Seeing the most by living deep instead of wide

CASCO BAY—From my window, I watch the cat as he sets out on his appointed rounds. He stops to inspect the bird feeder, moves on to the asparagus bed and then, gingerly, steps around the wasp mound. Having staked out this territory, he assumes his morning post among the peony leaves.

This cat—my daughter’s cat and my grandcat—arrived here weeks ago, caged and collared and thoroughly citified. He was driven up the east coast through megalopolis to the countryside where he encountered grass as a deeply suspect foreign turf.

Gradually, however he has gone native. First the collar came off and then he shed his city manners. An encounter with a garter snake was followed by a standoff with a spaniel and, I fear, another with a mourning dove. Stalking this territory, he has now claimed it as his own.

I have watched this transformation with amusement. But this morning, it occurs to me that I have much in common with my four-pawed visitor.

I too have shed my collar—the shoes, the eyeliner, the suit—for a country uniform of baseball cap, shorts, T-shirt. I too have left the cage, the urban containers of work, office, car, for the uncontained land, sky, sea.

Moreover, like my grandcat, I have covered this small piece of the world and staked my claim over it inch by inch, year by year. Over time, I have made this territory mine the old-fashioned way: by living in it.

This morning I walk along the same road that is never quite the same. The daisies have given way to the brown-eyed Susans. The Indian paintbrush has been replaced by Queen Anne’s lace.

An urban child, I grew up knowing the names of streets and shops but not the names of wildflowers. Like most adult immigrants to a new world, I will never become perfectly bilingual.

But I have learned this country the way people learn foreign languages: through total immersion. I know where to find blueberries and when to expect blackberries and the best times—maybe—to fish for mackerel. I have learned the varieties of goldenrod, the taste of wild mustard, the song of a rufous-sided towhee.

Returning to this island year after year, I have slowly added a new sense to those of touch, taste, sight, smell, and sound. A sense of place.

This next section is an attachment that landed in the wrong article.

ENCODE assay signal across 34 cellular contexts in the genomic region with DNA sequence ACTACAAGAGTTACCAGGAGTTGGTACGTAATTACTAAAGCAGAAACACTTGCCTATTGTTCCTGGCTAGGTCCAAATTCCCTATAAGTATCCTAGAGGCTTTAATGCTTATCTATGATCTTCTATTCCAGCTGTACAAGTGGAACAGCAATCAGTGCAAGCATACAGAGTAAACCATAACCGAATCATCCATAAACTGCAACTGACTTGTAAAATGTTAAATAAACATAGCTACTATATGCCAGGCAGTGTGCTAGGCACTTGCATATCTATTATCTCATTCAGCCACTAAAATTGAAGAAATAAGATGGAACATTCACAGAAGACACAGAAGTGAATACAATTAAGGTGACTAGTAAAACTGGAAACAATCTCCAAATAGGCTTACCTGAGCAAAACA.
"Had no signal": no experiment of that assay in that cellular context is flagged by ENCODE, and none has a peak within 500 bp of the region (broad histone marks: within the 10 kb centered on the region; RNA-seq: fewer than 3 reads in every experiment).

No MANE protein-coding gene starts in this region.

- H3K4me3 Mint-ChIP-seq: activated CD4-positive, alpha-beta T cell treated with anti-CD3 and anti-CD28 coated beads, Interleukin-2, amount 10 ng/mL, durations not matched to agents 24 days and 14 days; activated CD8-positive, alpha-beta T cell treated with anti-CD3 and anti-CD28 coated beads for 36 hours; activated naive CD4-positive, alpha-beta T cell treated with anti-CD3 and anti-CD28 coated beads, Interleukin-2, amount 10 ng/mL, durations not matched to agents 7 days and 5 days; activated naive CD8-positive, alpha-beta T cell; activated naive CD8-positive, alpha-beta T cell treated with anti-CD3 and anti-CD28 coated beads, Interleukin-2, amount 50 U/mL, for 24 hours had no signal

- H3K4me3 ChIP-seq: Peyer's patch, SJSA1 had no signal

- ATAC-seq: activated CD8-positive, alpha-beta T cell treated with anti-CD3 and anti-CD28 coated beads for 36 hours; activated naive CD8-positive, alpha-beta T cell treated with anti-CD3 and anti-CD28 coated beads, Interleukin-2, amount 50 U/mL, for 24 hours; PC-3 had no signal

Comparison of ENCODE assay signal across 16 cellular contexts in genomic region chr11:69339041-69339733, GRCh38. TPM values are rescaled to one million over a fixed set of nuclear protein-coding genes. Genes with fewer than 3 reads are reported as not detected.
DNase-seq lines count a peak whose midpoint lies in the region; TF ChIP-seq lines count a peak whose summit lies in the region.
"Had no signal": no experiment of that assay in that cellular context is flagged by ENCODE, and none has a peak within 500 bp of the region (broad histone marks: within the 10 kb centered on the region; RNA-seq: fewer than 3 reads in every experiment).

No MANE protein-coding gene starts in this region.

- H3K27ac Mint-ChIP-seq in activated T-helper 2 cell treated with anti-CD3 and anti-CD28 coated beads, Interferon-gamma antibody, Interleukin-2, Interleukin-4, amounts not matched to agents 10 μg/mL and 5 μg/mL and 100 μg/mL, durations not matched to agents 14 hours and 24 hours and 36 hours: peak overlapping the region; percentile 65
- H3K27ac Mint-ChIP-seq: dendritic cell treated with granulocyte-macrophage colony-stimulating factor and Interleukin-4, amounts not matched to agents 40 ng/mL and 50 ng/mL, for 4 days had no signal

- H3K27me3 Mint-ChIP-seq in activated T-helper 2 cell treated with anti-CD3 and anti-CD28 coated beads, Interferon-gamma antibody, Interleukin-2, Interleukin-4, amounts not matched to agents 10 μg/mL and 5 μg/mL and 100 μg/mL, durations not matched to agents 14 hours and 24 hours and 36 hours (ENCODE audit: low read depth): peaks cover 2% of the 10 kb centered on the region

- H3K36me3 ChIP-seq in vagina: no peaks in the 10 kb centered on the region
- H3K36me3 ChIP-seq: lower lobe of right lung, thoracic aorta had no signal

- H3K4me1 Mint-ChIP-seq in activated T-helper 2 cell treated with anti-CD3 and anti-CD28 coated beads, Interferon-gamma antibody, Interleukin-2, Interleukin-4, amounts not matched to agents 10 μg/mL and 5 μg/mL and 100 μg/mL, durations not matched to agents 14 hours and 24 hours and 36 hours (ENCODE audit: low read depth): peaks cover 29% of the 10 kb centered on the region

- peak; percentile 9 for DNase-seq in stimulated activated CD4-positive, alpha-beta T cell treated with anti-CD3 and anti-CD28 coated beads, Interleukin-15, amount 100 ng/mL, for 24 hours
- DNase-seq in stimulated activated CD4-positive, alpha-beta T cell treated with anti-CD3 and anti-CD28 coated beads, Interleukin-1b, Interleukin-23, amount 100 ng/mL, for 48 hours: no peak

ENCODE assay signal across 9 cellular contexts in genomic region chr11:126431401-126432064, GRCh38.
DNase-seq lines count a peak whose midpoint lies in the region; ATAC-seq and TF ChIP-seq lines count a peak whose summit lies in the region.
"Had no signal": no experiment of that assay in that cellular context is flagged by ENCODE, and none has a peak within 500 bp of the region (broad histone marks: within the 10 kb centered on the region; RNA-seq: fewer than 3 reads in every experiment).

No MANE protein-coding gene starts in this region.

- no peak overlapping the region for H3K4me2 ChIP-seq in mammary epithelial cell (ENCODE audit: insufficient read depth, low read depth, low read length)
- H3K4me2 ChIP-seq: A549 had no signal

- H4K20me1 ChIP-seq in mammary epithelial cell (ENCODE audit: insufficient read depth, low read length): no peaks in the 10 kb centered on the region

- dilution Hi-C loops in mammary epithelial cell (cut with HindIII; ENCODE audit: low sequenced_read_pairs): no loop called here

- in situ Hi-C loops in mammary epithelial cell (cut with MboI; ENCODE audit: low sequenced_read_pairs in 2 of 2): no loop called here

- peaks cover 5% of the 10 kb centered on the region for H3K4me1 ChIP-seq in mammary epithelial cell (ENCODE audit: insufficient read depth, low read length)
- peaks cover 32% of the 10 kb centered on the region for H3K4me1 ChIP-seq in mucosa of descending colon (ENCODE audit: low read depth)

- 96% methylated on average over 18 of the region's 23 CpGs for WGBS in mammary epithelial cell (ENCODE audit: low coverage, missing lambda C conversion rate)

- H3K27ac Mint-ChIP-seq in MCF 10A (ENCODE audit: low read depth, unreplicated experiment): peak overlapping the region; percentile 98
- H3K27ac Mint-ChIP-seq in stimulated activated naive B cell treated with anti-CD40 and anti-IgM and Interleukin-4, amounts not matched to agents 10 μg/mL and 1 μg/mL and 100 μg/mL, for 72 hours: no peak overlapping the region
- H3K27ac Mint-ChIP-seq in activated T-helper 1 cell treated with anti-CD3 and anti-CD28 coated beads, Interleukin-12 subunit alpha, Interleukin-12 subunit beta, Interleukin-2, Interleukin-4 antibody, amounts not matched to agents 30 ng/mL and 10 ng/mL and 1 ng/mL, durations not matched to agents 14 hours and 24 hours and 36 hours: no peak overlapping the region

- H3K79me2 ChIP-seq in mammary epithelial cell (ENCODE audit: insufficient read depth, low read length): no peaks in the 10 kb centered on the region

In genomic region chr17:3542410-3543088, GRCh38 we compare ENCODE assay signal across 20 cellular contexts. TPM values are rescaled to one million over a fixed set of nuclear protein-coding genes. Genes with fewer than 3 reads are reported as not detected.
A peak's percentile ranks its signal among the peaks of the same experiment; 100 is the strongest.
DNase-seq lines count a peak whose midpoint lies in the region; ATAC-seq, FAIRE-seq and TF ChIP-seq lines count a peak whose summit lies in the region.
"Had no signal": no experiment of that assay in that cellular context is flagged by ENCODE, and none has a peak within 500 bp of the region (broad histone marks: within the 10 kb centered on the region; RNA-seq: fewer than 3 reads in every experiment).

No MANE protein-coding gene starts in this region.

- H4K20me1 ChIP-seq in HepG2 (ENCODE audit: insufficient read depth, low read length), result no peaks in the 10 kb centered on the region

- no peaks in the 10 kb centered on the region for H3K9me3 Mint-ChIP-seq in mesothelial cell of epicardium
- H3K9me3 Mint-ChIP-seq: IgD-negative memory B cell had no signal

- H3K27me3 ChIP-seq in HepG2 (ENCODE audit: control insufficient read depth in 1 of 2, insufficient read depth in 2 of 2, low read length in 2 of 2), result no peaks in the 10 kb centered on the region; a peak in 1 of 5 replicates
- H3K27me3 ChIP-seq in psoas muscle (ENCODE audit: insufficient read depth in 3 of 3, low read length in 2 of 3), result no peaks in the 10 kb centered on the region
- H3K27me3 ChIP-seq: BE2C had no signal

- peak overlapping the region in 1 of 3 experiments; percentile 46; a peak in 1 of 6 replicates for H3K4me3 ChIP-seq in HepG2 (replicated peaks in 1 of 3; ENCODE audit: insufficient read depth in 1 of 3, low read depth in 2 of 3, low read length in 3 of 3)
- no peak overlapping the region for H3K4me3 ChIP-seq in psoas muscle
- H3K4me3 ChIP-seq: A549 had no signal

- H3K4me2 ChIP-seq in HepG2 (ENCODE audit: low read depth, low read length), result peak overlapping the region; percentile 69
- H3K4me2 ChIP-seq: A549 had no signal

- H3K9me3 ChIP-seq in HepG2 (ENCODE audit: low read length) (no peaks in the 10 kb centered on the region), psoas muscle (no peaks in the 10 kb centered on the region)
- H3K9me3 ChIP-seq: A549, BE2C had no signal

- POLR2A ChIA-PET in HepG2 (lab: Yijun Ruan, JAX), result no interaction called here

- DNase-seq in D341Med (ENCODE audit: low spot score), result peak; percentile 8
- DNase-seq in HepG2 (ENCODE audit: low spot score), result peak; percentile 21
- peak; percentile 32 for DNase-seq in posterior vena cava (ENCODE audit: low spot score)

Like most Americans, I spend much of my life in a built environment where offices and houses remain a static backdrop to the variety of humans. I live in a wide world where people skim across the surface and travel far by phones and flights and faxes.

Today, our peripheral vision is as great as the television camera. We pride our selves on mobility. We equate that mobility with ambition, with broad horizons, with get up and go.

For my own part, I get up and go a great deal. I can tell you where the frozen yogurt stand is in the Pittsburg airport and where every Starbucks coffee shop is in downtown Seattle. I have a modem for hotel rooms and a passport that is never out of date.

But I come here to sink into a world that too many of us skate across. I come here to remember what it’s like to live deep instead of wide.

These days, it’s possible to be citizens of the world or natives of the land. To tour or to belong. We can appease a restless desire for a change of scene. Or we can rest in one place and pay attention to the scene as it changes. It’s unclear which way we will see the most.

On this island, in many country places, people are commonly considered newcomers until they have been here a generation. Surely we are new until we have learned which apple tree bears fruit every other year and where the poison ivy is. We are new until we have planted a tree and worried about the water well.

At some point, those of us who return, who take the course of total immersion, often discover that we have set down roots. Suddenly, on a clear Maine morning at the edge of a tidal cove, with a country cat hiding out in the peony bushes and weeds waiting in the garden, there comes a feeling of home.

On days like this what makes the most sense in this entire strange world is the sense of place.